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Consumer research company Mintel International hosted an informative webinar this week entitled “Where We Are Now: Shopping & Spending Trends,” in which speaker Marcia Mogelonsky presented some sobering statistics on the economy and unemployment as well as a heartening forecast, particularly as it concerns the food industry.
Chicago-based Mintel’s research shows that while consumer confidence is way up since last February, so are the unemployment figures, which could grow as high as 10 percent in the coming months. Perhaps more significant than the unemployment figures themselves are the hidden employment losses. For example, many full- and part-time workers have had their hours reduced; 44 percent of part-time workers have seen a reduction in their hours, pay or commissions; and a quarter of current part-time workers have been cut back from full-time positions. Additionally, many people have been forced to retire earlier than they had planned, with a good number of these people between the ages of 55 and 64, numbers that don’t show up in the unemployment rates. All of this leads to cautious spending, of course, but it also changes the way people spend their money.
Mintel looked at seven categories of typical consumer spending: eating at home, eating away from home, vacations, entertainment at home, entertainment away from home, home improvement and gift giving. It’s not terribly surprising, given the recent state of the economy, that the categories that are poised for stability and even growth are eating at home (34 percent of those surveyed said they’re dining in more often) and entertainment at home (which can also include food). No matter what the category, however, Mogelonsky pointed out that the keys to being successful today are trust, creativity and quality.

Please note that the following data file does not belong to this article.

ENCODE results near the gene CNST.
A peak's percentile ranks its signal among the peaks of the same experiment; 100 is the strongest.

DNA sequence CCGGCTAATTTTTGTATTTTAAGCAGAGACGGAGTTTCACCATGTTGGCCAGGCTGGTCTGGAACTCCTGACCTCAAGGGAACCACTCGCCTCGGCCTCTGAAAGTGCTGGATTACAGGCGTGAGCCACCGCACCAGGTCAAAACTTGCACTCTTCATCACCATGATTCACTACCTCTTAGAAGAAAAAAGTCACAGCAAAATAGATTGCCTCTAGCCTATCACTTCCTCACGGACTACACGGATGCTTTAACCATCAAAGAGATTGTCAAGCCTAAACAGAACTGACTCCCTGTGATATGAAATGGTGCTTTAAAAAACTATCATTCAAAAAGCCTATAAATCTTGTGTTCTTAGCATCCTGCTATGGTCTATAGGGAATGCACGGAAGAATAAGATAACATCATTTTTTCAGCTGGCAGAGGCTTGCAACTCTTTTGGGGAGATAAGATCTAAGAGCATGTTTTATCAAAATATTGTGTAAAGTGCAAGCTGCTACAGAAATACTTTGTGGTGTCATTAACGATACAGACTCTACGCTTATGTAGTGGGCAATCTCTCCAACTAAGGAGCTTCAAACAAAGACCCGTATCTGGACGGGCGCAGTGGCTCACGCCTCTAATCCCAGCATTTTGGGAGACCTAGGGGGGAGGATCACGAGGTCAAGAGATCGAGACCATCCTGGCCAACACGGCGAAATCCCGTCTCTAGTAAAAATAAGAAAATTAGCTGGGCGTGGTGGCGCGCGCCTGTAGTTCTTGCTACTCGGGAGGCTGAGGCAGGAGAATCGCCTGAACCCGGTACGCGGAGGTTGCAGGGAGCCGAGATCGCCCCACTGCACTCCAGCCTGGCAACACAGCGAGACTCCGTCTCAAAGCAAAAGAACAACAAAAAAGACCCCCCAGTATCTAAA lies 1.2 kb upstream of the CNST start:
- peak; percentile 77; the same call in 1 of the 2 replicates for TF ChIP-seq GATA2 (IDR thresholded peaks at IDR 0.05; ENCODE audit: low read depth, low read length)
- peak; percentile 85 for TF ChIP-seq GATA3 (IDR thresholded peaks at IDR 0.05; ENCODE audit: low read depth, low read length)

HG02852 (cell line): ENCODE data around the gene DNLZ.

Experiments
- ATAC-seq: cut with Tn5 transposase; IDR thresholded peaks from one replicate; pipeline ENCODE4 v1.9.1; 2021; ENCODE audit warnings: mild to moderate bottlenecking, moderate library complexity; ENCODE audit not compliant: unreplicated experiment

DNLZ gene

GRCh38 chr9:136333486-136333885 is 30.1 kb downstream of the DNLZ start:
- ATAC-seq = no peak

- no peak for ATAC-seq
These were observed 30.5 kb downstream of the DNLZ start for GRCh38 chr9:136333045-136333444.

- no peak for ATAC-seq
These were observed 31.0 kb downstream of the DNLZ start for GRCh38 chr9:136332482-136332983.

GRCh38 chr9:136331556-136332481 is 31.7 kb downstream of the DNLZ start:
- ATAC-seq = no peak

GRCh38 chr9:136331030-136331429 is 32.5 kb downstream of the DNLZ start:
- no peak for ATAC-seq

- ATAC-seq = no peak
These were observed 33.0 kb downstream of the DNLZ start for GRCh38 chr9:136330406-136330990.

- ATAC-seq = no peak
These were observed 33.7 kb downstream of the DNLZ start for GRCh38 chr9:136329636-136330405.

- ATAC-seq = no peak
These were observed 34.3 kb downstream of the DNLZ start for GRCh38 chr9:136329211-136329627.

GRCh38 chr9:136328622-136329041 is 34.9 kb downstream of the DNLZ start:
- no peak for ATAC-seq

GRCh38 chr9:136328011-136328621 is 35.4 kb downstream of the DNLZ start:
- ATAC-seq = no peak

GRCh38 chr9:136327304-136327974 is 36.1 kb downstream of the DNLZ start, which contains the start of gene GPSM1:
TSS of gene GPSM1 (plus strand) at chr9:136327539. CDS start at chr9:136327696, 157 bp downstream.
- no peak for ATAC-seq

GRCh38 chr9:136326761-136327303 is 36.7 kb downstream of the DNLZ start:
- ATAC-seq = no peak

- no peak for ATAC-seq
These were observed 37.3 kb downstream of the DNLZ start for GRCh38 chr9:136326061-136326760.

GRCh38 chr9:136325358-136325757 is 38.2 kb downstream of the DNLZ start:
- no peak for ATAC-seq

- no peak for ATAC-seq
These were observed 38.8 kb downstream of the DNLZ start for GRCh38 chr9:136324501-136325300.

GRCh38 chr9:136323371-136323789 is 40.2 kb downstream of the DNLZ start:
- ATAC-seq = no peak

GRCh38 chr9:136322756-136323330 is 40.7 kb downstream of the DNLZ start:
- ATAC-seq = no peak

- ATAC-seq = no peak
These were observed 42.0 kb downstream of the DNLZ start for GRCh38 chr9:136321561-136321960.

Trust and building relationships with customers have been major factors in the growth of the food industry. Creativity has generated such concepts as the “staycation,” made-up holidays like Best Buy’s start-of-football-season TV sale, and “car spas,” a one-day detailing service in lieu of buying a new car for the slumping, post-“Cash for Clunkers” auto industry. Quality almost goes without saying. Consumers are looking to invest in quality goods that will last longer or perform in a superior way. This could be true whether the goods are shoes or extra-virgin olive oil.
Mintel expects holiday shopping to be weak this year and for traditional impulse buying to be down. People are still shopping cautiously and adhering to the three Cs: compromising, consolidating and considering alternatives. The company suggests, however, that in just about every category, this will be the “year of the accessory.” In other words, DVDs and video games instead of a new home entertainment system, and wall paint instead of remodeling. What does this translate to in the gourmet food and kitchenware industry? I’m betting gadgets, cookbooks and upscale condiments for starters, as well as feel-good accessories like bakeware and serving pieces.
At the end of the day, it may well be that the triad of trust, creativity and quality will be the new mantra for the gourmet food and kitchenware business as we strive to get consumers back in their kitchens and around their dining tables. For more information about Mintel International, and to find out about future webinars, call 312-932-0600, e-mail [email protected] or visit www.mintel.com.